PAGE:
Rabbis Reform Judaism

Suicide Survivors Day – November 21

I have a message to share with my colleagues that emerges out of my recent experience. My wife’s father, tragically, took his own life seven short months ago. It was one of those scenarios where we knew he was struggling with anxiety and depression, and yet never in a million years would we have expected that he would have taken his own life.

Since that time, I have learned more than I ever could have imagined about suicide ideation, suicide prevention, and suicide survivors. The American Foundation for Suicide Prevention reports that in 2013 (the most recent year for which full data are available from the CDC) 41,149 suicides were reported, making suicide the 10th leading cause of death for Americans. My father-in-law was in the group with the highest suicide rate in the country: adult men ages 45-75.

We can say a lot about the need suicide prevention programs for people of all ages. Though today I want to share a different perspective.

We tend to overlook the survivors of suicide.

For us and our colleagues, we are very familiar with the grieving process and how important it is for people to have a safe place to turn to for comfort and solace. My experience as a husband and son-in-law is that survivors of suicide are forgotten or we don’t know what to do with them. Their grief is so strikingly different than that of other mourners. It is more complicated because it is also layered with trauma, guilt and even shame. As a result, their journeys through a mourning process are often marked by feelings of isolation. They feel insecure or ashamed to share their pain openly because of the stigma of suicide and mental illness. Many often ask “well-intentioned” but hurtful questions such as: “did you see this coming,” “did he show any signs,” “how did he do it” – questions that plague survivors of suicide. Sometimes the isolation is a result of not knowing other survivors who have been through similar storms (it is even more isolating since many keep their pain to themselves).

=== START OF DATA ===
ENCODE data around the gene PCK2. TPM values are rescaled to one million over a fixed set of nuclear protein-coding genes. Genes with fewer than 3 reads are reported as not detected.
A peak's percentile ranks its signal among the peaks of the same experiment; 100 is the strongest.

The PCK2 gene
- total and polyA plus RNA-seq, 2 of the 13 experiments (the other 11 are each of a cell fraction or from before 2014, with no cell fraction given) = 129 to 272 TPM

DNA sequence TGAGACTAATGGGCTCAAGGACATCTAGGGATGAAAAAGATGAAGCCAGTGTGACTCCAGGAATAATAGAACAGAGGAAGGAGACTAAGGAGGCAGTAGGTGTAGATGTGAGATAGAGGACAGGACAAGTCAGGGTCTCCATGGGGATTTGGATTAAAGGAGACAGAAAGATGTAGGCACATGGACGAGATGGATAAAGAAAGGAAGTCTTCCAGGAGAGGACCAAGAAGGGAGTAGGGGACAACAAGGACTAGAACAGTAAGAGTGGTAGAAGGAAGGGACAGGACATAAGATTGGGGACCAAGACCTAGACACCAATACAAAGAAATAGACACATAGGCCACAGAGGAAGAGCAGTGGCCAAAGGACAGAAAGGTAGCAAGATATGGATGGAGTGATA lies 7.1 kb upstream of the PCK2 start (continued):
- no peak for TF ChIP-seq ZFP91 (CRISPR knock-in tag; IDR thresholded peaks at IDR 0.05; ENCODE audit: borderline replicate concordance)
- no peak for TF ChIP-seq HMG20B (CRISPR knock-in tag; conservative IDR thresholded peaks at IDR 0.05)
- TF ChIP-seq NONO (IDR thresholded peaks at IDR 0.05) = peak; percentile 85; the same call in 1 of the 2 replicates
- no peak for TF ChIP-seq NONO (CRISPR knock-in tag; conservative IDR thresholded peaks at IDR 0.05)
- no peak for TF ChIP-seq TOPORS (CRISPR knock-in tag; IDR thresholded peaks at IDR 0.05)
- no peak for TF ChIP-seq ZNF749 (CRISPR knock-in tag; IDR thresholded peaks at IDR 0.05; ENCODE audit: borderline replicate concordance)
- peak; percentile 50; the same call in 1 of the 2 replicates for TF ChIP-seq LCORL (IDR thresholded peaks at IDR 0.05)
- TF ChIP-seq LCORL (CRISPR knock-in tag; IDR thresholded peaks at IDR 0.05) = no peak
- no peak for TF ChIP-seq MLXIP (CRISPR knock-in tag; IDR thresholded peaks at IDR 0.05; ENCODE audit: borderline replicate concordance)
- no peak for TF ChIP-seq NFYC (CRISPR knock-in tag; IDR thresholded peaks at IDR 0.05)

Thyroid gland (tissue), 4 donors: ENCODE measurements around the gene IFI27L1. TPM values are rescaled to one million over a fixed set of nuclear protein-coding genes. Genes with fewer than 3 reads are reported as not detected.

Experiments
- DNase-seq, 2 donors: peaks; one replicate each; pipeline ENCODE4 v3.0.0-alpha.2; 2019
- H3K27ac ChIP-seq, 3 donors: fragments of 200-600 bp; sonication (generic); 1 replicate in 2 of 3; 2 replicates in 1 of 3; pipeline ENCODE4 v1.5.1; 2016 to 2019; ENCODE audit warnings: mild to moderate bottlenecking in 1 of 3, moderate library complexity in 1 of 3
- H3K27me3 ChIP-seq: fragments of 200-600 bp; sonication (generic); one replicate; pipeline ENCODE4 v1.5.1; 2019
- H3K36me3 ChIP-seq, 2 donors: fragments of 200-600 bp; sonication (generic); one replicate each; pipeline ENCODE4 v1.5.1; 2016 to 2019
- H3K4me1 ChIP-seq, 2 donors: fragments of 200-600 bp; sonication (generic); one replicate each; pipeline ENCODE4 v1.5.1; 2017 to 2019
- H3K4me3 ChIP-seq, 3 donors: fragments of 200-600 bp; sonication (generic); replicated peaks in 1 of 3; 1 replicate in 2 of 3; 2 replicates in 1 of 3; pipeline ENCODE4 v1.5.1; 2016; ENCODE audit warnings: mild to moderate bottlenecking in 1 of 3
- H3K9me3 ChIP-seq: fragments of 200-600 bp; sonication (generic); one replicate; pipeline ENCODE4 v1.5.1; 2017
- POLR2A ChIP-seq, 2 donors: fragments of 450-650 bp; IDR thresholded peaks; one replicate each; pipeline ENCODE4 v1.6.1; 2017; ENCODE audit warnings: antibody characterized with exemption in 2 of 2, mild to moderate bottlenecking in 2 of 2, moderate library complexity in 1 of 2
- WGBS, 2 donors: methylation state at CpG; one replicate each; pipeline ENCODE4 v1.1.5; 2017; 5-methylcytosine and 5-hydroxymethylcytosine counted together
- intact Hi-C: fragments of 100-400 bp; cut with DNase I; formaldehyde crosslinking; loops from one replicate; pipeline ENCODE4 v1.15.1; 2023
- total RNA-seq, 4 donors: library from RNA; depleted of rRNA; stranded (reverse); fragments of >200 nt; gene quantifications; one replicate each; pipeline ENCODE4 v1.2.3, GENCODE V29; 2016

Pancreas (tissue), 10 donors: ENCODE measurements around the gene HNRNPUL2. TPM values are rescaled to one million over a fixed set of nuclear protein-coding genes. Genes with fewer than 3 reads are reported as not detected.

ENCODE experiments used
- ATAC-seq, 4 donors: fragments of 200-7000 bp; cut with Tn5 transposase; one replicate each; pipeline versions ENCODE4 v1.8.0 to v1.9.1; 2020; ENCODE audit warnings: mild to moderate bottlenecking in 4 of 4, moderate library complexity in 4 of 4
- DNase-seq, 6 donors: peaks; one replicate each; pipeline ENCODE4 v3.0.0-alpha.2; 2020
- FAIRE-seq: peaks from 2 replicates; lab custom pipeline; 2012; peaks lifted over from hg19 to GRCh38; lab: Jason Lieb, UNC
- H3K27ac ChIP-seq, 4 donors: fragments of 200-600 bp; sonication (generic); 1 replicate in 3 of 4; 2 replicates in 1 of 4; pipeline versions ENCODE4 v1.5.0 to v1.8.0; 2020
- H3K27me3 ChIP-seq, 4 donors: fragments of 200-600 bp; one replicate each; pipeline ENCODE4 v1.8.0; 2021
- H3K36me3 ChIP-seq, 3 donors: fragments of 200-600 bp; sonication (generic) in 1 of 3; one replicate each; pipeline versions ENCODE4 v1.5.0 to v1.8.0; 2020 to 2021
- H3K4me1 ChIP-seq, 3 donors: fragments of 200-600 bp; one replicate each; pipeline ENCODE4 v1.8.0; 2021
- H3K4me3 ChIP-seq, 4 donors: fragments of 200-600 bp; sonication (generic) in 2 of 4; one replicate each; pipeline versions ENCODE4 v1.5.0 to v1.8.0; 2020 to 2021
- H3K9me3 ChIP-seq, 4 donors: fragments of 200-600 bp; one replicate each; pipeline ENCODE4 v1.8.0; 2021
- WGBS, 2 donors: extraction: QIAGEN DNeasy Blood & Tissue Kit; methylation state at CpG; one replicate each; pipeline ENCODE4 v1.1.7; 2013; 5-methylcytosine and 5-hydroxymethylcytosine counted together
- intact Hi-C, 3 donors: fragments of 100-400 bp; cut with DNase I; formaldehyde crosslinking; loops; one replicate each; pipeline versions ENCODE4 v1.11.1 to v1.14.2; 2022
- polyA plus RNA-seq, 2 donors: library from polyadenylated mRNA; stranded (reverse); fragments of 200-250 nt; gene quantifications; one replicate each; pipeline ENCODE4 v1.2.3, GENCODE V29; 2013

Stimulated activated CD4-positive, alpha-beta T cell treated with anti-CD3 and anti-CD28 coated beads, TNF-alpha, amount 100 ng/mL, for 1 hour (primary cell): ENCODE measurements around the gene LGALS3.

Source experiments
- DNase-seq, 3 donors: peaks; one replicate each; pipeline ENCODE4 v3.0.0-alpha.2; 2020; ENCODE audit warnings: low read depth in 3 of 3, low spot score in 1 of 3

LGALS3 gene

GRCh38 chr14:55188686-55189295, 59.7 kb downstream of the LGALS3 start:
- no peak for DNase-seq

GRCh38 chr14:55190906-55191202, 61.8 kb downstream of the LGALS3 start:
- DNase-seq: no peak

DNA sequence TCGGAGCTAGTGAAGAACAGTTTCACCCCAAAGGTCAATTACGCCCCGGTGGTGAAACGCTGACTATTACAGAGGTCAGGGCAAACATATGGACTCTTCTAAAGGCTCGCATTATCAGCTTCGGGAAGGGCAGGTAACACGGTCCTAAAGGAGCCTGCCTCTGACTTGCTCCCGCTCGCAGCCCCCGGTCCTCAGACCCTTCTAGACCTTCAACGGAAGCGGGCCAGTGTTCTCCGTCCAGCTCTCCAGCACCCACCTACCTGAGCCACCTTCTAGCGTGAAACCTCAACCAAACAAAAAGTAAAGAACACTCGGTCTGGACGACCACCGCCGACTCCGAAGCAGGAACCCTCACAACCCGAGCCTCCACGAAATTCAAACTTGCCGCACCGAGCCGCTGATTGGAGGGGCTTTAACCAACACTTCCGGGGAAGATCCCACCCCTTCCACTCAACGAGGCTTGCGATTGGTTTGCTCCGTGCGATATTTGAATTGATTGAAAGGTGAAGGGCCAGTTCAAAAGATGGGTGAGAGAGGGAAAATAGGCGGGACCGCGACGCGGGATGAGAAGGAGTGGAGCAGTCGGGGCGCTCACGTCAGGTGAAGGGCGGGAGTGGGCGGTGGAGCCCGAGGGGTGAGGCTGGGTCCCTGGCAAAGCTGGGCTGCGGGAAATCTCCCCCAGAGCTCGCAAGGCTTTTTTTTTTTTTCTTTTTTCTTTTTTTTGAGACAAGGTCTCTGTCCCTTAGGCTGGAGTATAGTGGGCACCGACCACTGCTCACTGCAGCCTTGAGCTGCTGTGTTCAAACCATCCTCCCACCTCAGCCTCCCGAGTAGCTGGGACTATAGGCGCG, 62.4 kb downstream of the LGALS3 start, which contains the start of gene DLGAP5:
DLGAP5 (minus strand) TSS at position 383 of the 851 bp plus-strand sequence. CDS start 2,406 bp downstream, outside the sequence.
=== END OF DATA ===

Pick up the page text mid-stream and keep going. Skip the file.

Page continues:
The US Congress designated the Saturday before the American Thanksgiving as “National Survivors of Suicide Day.” Senator Harry Reid, a survivor of his father’s 1972 suicide, introduced the resolution in the Senate in 1999. This is an opportunity for us to acknowledge survivors’ unique trauma, pain, and grief.

As rabbis, we are in the unique position to reach out and accompany others where they are. I see this as so important because the survivors of suicide in our congregations often don’t feel strong enough or safe enough to enter our communities to seek support.

Before this more personal loss, I, too, have encountered numerous people during my rabbinate who have lost loved ones to suicide. While I have tried to be present for them, I have often found that, for a number of reasons, they did not want or were not ready to engage with me as their rabbi. Reflecting back, I don’t think I was able to appreciate at the time how great aspects of trauma and isolation were to those families. Perhaps it is because mental illness and suicide carry such heavy stigma. Could it be that our survivors need to live with feelings of guilt for not “seeing it,” shame for “missing it,” sadness for the loss, and anger that someone would make such a “choice.”